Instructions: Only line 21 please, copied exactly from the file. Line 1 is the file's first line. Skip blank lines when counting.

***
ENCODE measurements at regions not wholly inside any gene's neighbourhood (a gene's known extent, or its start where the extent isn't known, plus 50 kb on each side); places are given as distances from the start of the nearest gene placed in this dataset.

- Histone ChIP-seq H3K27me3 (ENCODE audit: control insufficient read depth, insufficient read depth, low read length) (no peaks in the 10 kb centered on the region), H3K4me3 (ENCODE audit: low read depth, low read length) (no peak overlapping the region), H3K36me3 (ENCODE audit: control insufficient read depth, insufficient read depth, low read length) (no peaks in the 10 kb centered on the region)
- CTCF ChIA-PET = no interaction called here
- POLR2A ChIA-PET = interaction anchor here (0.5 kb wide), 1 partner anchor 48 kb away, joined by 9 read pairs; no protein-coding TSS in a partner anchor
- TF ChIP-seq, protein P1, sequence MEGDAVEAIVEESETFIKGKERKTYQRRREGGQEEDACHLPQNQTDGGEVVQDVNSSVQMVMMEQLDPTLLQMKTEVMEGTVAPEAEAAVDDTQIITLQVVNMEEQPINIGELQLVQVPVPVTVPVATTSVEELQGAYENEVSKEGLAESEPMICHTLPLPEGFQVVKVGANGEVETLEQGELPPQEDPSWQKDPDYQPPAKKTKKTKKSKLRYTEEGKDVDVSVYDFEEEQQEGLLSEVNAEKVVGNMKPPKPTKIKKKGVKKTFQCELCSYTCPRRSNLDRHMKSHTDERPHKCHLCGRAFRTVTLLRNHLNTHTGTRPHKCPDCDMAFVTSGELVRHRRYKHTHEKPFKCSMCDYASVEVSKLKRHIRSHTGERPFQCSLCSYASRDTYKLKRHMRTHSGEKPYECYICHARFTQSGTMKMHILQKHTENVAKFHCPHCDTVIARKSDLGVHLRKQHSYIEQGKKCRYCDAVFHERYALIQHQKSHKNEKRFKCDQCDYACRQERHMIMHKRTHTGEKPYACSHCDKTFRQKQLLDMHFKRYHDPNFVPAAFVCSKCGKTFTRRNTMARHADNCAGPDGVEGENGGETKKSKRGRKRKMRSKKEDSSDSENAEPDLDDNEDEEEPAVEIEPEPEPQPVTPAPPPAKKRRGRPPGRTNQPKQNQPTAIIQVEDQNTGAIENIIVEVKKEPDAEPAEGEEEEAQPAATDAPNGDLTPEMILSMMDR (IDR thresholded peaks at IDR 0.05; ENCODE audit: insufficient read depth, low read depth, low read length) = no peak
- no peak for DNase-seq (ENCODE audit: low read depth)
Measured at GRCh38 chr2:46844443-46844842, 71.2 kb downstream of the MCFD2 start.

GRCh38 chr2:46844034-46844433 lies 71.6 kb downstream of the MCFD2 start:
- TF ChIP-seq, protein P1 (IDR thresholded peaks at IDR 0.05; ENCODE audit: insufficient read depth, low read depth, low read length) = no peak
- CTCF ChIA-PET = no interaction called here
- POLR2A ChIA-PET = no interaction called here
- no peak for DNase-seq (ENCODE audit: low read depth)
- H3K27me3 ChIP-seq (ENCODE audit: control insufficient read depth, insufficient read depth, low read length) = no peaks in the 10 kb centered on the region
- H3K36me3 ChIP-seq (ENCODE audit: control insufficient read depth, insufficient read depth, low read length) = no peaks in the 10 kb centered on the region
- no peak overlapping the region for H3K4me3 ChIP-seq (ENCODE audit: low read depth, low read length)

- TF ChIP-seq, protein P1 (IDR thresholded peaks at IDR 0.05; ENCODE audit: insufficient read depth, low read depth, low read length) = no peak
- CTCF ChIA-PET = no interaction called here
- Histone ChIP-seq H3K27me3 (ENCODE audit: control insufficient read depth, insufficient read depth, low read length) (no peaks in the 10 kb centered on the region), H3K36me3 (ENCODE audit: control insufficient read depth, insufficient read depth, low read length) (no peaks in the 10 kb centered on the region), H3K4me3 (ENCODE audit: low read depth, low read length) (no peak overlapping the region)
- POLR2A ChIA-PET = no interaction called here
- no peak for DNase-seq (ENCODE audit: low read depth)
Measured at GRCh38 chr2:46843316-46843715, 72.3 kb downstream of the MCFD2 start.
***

Measured at GRCh38 chr2:46843316-46843715, 72.3 kb downstream of the MCFD2 start.